• Thanks for stopping by. Logging in to a registered account will remove all generic ads. Please reach out with any questions or concerns.

Russian military build up.

Sythen

Full Member
Subscriber
Reaction score
0
Points
210
I couldn't find a Russian Megathread, so decided to start one.

http://www.telegraph.co.uk/news/worldnews/europe/russia/7919113/Russia-approves-65-per-cent-defence-budget-increase.html

Russia approves 65 per cent defence budget increase

The Russian government has approved a 65 per cent increase in the country's defence budget over the next three years as it rushes to upgrade its ageing Soviet-era military machine.

http://www.guardian.co.uk/world/feedarticle/10386480

Associated Press= MOSCOW (AP) — President Vladimir Putin promised Saturday to re-equip the Russian air force with hundreds of new aircraft as part of an ambitious military modernization program.

Speaking at an airshow at Zhukovsky just outside Moscow marking the air force's 100th anniversary, Putin said the military will receive more than 600 new combat planes and 1,000 helicopters by 2020.

He said boosting the air force is a key priority for the government. "I'm sure, each of us will feel pride for the country, for the people who build such aircraft and pilot them," he said.

More on both links.

I know there was an article not long ago about Russia devoting over 100b to its Navy, but I can't find it.

In a post ERC posted in the NATO thread, he said he believes Eastern Russia will become Asian. It got me thinking of whether or not it will be a peaceful transition.
 

Sythen

Full Member
Subscriber
Reaction score
0
Points
210
Sythen said:
I know there was an article not long ago about Russia devoting over 100b to its Navy, but I can't find it.

Found it:

http://www.reuters.com/article/2012/07/30/us-russia-putin-navy-idUSBRE86T1D320120730

(Reuters) - President Vladimir Putin oversaw the start of construction of one of Russia's newest generation submarines on Monday and vowed to boost nuclear naval forces to safeguard the country's position as a leading sea power.

Warning that its navy would protect top energy producer Russia's interests in the oil-rich Arctic, Putin led the ceremony to begin building the submarine Prince Vladimir, named after the ruler who founded a precursor state to modern Russia.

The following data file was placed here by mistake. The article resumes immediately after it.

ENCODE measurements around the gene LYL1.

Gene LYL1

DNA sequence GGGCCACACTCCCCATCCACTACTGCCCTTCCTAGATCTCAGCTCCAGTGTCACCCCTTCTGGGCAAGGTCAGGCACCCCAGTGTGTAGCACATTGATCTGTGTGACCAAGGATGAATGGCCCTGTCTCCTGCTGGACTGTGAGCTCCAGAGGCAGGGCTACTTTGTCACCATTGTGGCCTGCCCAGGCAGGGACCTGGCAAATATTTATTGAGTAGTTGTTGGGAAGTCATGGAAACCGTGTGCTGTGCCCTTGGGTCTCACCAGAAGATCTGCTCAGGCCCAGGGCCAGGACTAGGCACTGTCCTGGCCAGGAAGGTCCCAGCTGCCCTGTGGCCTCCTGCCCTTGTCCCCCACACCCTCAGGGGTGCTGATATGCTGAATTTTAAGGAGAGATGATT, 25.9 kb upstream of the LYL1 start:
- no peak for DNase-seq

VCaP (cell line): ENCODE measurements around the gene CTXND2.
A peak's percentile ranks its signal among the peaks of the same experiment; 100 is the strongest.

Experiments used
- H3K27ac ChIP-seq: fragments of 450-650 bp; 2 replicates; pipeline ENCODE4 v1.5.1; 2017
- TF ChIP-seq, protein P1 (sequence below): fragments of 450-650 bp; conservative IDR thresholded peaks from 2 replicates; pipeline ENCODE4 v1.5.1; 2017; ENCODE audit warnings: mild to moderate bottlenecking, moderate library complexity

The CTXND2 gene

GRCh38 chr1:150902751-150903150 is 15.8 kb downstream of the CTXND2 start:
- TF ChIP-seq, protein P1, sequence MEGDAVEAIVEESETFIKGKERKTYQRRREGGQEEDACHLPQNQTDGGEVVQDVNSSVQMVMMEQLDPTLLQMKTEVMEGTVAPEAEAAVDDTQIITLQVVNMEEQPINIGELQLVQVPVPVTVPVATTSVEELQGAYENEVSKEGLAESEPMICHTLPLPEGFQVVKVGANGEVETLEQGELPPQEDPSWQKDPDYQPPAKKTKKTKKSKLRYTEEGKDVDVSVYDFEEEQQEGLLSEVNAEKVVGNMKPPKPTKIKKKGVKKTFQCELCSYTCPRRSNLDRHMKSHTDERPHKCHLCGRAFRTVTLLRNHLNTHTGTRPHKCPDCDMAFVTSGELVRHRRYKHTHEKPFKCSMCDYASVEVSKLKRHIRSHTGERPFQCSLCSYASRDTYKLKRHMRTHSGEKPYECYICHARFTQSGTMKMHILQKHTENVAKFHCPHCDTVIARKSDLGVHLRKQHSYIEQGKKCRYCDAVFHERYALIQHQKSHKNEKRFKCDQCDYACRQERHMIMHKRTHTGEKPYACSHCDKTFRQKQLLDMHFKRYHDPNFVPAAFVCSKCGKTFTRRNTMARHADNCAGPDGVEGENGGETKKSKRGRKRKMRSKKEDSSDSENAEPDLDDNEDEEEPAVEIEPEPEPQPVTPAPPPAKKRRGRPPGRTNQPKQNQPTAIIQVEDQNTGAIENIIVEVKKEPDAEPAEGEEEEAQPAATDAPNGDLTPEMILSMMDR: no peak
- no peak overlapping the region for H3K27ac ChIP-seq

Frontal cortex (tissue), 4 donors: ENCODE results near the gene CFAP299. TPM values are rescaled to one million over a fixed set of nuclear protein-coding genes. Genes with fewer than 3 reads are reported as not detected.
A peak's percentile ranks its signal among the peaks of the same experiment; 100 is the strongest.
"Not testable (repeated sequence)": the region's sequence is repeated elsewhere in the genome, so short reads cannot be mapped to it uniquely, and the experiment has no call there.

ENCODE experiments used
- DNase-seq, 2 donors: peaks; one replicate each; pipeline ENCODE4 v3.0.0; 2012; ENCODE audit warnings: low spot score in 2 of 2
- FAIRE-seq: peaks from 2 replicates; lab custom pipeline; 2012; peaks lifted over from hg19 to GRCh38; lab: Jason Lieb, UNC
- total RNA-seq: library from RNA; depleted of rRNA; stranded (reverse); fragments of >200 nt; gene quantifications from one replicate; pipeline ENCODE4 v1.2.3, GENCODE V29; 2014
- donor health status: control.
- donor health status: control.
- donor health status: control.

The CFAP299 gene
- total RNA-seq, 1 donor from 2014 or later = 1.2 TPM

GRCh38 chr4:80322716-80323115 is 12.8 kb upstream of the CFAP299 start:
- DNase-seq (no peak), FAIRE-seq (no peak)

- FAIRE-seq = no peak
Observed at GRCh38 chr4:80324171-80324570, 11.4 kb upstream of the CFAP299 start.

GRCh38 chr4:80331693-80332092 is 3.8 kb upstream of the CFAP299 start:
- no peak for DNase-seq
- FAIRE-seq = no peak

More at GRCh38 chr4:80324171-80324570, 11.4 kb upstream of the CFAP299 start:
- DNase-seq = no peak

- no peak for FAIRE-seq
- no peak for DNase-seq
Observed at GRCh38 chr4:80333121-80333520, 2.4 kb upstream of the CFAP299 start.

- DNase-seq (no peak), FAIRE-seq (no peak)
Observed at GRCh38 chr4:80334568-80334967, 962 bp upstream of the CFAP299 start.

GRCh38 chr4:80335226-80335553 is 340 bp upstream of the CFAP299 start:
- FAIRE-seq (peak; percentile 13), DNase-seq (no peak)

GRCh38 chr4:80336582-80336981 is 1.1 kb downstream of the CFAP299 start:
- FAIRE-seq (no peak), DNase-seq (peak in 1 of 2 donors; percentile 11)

The vessel is the fourth Borei class submarine, designed to carry one of the country's newest and most powerful intercontinental nuclear missiles, the Bulava, or Mace.

"We believe that our country should maintain its status of one of the leading naval powers," Putin told a meeting of naval commanders and government officials at the sprawling Sevmash shipbuilding yard in northern Russia.

More on link.
 
F

fraserdw

Guest
No biggy, Russia has zero population increase, no immigration and a birth rate that rivals our own.  Each year as individual Russian wealth increases less folks are going to be available for conscription and Putin's rattlin' saber is going to get as short as a butter knife.
 

tomahawk6

Army.ca Legend
Reaction score
62
Points
530
They dont have the money for a build up.What they really need is a sustainment program. But there isnt the money for that either.
 

Sadukar09

Member
Reaction score
0
Points
210
tomahawk6 said:
They dont have the money for a build up.What they really need is a sustainment program. But there isnt the money for that either.

I have a feeling all those new aircraft will end up rusting like this T-90A.

51f136ad21f1.jpg


 
F

fraserdw

Guest
Does anyone know if he was wearing a shirt while overseeing the start of production?  :moose:
 

Journeyman

Army.ca Legend
Subscriber
Reaction score
1,100
Points
940
According to today's RIA-Novosti Press report Russia's continuing to replace their older SSBNs with the new Borei-class. The second of eight boats, the Yury Dolgoruky, is expected to join the Alexander Nevsky by September. The Nevsky is further scheduled to test-fire the another "Bulava" SLBM in November as part of the modernization programme. After multiple failures, the Russians halted test firing until 2010; unfortunately they've all been successful since.

In the same article, Admiral Chirkov (Commander, Russian Navy) said that the first Yasen-class submarine, Severodvinsk, may also enter service by the end of this year. From what I understand, it's supposed to replace the Akula SSNs and the Oscar SSGNs.
 

Retired AF Guy

Army.ca Veteran
Reaction score
211
Points
710
Journeyman said:
In the same article, Admiral Chirkov (Commander, Russian Navy) said that the first Yasen-class submarine, Severodvinsk, may also enter service by the end of this year. From what I understand, it's supposed to replace the Akula SSNs and the Oscar SSGNs.